Making Your Own Study Plan: Some Variations of a Theme


Louella Morgan-Richer

At Goddard, students create their own curriculum for the semester ahead but crafting a study plan: a map of what they’ll be reading, viewing, attending, surveying, and in general, studying, and out of that, what they’ll be creating and writing, from critical essays (research papers with the writer’s experience and perspective) to creative writing (memoir, mixed-genre, poetry, or other forms) to reflections on what they’re learning (such as journal entries on community work, integrating contemplative practices into everyday life, or making a living from this study). This plan also articulates what guiding questions students are living their way into to find answers or, at least (or most), more questions.


Jayne Kraman

At residencies, students often create mindmaps of their plans in the works, sometimes taking to art supplies to illustrate various ways of shaping and envisioning their studies. These photos from students in Caryn Mirriam-Goldberg’s advising groups past and present, give you some ideas of how students draw, outline, or map out their studies.

“We tend to make our students say over and over what they’re studying, how and why as a way for them to further find the language and focus for their studies, which is very important in a place where people create their own curriculum. I tell students that sometimes drawing or saying or writing out their plan is akin to throwing spaghetti at the wall to see what sticks. It also helps to imagine a study as an image, chart, map, or whatever else fits on a big piece of paper so that they can see reflected back to them what’s most true and important in their work and lives at this time,” Mirriam-Goldberg explains.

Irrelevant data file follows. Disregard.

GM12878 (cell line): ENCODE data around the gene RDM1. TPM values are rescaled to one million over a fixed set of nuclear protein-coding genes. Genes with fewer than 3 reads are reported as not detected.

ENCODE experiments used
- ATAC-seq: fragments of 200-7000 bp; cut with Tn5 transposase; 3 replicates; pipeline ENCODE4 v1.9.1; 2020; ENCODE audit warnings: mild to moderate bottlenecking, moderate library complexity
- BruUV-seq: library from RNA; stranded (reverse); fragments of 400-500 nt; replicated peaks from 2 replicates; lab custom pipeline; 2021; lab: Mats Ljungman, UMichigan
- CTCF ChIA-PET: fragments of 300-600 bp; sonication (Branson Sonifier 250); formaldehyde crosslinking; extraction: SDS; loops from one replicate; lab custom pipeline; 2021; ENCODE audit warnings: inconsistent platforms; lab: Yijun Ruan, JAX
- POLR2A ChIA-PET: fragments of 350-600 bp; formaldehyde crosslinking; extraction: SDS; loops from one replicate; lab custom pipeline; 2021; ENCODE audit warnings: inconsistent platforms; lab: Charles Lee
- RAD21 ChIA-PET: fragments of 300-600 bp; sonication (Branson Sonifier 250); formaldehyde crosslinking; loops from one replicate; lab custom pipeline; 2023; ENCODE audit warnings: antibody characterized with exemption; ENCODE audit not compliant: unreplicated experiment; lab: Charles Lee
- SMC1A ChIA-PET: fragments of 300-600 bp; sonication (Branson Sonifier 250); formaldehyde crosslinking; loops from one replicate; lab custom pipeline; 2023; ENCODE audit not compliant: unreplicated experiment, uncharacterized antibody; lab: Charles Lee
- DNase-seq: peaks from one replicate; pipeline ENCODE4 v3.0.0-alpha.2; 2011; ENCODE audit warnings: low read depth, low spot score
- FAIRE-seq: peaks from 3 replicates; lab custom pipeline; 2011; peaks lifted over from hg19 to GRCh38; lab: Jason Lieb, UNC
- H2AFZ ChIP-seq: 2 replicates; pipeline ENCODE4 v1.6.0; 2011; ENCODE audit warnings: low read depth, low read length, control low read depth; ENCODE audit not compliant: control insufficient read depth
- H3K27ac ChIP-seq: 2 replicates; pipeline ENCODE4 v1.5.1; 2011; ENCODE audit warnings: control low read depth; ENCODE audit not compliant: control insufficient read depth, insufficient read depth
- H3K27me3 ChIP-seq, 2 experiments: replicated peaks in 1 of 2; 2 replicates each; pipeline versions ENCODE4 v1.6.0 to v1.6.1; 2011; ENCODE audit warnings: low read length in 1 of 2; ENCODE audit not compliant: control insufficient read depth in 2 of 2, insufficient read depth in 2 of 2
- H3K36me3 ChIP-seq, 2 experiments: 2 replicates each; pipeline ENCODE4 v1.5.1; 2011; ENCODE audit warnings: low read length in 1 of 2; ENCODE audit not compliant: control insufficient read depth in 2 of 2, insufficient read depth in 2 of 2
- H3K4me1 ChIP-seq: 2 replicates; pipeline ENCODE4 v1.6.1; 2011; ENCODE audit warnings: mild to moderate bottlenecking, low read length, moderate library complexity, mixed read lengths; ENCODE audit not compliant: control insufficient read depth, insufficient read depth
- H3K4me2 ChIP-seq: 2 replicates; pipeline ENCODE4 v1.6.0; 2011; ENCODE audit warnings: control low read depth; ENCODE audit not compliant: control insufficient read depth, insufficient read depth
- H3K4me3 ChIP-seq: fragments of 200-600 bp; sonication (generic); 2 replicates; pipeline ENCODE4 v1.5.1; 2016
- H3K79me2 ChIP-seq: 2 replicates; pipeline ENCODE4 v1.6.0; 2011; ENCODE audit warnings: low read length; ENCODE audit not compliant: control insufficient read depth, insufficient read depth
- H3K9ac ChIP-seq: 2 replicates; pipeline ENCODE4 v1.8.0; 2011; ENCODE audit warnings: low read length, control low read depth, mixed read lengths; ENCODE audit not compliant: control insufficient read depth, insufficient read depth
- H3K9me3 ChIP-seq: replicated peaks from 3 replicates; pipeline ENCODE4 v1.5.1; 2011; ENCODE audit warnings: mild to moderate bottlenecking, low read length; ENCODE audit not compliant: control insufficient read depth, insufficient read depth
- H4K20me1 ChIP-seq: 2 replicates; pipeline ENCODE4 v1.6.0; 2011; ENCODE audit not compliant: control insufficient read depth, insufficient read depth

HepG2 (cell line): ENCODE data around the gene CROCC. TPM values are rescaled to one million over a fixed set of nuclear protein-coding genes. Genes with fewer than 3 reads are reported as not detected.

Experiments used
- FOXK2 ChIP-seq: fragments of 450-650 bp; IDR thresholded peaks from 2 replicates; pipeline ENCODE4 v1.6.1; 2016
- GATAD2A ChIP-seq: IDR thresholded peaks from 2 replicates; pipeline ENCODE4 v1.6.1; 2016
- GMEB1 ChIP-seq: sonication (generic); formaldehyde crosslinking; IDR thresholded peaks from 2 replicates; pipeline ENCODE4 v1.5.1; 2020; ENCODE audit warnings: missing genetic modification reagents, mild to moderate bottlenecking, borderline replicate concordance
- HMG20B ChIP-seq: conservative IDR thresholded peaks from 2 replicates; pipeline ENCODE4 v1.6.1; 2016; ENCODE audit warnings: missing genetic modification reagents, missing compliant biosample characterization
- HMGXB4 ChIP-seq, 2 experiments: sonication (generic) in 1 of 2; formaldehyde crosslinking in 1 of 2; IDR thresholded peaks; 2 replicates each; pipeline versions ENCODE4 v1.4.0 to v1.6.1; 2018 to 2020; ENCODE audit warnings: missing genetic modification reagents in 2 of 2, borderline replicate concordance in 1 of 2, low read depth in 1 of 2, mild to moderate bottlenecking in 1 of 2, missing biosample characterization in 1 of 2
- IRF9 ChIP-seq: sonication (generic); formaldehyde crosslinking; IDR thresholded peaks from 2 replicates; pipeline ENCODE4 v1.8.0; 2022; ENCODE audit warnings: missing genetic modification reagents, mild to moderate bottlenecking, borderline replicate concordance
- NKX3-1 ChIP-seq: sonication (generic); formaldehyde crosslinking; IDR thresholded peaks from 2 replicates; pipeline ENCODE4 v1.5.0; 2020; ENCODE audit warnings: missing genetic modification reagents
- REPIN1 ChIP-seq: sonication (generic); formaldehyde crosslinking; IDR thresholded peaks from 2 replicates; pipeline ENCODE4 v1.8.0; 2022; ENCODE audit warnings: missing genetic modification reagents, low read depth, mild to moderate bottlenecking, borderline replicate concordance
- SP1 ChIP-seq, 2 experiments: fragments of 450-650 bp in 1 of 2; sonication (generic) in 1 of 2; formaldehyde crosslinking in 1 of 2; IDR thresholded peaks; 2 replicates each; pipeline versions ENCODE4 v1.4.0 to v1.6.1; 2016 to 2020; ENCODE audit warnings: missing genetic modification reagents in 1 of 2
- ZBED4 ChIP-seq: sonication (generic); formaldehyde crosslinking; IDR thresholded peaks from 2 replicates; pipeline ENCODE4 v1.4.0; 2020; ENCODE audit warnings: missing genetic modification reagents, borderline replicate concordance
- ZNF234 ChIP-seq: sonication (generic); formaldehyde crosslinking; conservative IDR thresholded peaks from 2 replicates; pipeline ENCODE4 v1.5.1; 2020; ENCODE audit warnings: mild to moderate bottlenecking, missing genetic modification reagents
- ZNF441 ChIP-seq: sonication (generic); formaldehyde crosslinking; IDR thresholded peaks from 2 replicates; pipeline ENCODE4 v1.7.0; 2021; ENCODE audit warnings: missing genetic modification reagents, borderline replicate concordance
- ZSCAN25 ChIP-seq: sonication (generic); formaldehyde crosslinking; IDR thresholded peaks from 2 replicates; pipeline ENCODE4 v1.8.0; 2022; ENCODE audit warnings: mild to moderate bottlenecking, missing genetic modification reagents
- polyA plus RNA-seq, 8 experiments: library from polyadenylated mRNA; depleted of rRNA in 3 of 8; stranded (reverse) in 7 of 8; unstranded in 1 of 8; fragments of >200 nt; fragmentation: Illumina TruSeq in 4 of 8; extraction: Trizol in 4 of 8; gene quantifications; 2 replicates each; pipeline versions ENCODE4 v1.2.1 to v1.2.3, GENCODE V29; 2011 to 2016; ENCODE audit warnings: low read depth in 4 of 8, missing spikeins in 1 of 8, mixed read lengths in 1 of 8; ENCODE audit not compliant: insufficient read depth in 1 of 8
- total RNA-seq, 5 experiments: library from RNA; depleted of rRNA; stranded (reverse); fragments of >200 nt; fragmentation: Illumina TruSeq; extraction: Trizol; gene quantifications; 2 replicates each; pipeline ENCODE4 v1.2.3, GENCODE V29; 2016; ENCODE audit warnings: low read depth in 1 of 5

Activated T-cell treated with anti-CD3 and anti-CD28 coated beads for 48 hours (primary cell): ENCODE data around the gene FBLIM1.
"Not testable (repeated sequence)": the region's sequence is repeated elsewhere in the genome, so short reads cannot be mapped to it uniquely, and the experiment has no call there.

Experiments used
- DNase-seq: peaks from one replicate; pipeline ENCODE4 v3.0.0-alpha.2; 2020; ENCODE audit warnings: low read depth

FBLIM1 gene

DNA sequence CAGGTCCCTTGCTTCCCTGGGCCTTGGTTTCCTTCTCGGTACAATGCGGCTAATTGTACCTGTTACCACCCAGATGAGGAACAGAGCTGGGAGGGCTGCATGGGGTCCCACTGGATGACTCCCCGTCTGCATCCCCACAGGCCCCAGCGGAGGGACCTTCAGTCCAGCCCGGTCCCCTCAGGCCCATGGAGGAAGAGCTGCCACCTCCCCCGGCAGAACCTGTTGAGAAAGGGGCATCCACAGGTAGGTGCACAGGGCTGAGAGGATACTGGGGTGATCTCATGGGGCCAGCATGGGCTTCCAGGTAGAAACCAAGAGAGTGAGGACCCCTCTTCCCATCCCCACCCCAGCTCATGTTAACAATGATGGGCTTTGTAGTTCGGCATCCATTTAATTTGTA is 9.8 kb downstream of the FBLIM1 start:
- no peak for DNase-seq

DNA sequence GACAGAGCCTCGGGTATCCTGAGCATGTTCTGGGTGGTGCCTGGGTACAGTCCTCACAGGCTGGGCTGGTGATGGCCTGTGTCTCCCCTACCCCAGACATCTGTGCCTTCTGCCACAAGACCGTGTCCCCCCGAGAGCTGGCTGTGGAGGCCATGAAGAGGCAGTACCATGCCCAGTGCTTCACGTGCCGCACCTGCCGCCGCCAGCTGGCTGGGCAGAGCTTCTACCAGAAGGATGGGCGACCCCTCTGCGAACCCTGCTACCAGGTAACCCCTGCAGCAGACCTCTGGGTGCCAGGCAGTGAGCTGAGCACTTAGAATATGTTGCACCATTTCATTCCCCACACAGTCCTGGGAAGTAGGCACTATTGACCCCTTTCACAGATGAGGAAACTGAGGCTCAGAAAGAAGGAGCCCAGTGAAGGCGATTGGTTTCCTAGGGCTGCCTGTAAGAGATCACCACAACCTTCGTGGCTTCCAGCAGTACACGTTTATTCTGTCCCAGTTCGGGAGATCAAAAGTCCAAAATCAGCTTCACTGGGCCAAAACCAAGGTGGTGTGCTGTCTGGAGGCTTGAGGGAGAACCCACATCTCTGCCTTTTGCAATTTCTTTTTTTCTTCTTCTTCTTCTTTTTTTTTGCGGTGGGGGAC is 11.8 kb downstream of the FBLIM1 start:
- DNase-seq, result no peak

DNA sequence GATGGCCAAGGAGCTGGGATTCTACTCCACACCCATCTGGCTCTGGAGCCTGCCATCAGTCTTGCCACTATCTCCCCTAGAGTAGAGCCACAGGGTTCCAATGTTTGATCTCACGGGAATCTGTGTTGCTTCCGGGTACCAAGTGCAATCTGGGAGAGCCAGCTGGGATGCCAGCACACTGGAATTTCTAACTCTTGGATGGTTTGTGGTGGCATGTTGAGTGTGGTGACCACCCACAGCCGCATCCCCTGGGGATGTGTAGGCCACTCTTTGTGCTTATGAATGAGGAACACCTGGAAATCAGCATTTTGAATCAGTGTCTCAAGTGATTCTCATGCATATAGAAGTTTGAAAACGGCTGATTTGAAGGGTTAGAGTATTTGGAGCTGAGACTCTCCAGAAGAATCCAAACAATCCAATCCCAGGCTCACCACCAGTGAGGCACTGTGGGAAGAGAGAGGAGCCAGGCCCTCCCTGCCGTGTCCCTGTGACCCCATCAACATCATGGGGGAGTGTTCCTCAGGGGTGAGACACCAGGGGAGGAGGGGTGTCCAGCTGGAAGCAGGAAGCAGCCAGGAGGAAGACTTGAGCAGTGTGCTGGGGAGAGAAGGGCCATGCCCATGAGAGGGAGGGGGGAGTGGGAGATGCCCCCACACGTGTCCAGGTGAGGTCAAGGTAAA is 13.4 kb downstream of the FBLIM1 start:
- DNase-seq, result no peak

Here’s what these photos of study-plans-in-the-works speak to. After putting these ideas and details on big paper, all of these students then wrote up these ideas, plus new ones that came from presenting their plans and getting feedback, into a formal study plan, a kind of contract with oneself (and requirement for beginning the work of the semester). Occasionally, students change some of the details of their plans, and students are allowed to formally amend the plan during the semester if their focus needs to change.

Lorie Grant

Lorie Grant

  • Louella Morgan-Richer, a student in the Transformative Language Arts concentration of the Health Arts and Sciences program, created a five-petaled approach to studying healing, facilitation, art, trauma and the body, and writing.
  • Jayne Kraman, a Health Arts and Sciences graduate, might look blurry in her laughter, but her study is very clearly focused on gut health and how the gut functions as a second brain. (Note to Jane: I know you’re blurry, but I love this photo!).
  • Jojo Donovan

    Jojo Donovan

    Lorie Grant, a recent Health Arts and Sciences graduate, begins her plan with the question of how lack of nutrition in schools contributes to childhood obesity.

  • Jojo Donovan, a Transformative Language Arts student, started with an image of the gibbus moon that their plan (literally) rotated around in exploring poetry as a bridge to the self and others, connection to ancestreal roots and magic, and form of healing
  • Summer

    Summer Graef

    Summer Graef, a student in the Transformative Language Arts concentration in the Individualized MA, is diving into the roots of art, performance, writing, and right livelihood (if you look carefully, you can even spot Michael Foucault swimming in the roots).

This entry was posted in Arts-Based Inquiry, Child & Human Development, Community Building, Creative Writing, Creativity & Imagination, Embodiment Studies & Body Image, Fiction, Fine Arts, Health Arts and Sciences, Identity, Memoir, Life Writing & Autobiography, Methodology, Narrative Therapy, Nutrition, Poetry, Queer Studies, Right Livelihood/ Making a Living and tagged , , , , , . Bookmark the permalink.

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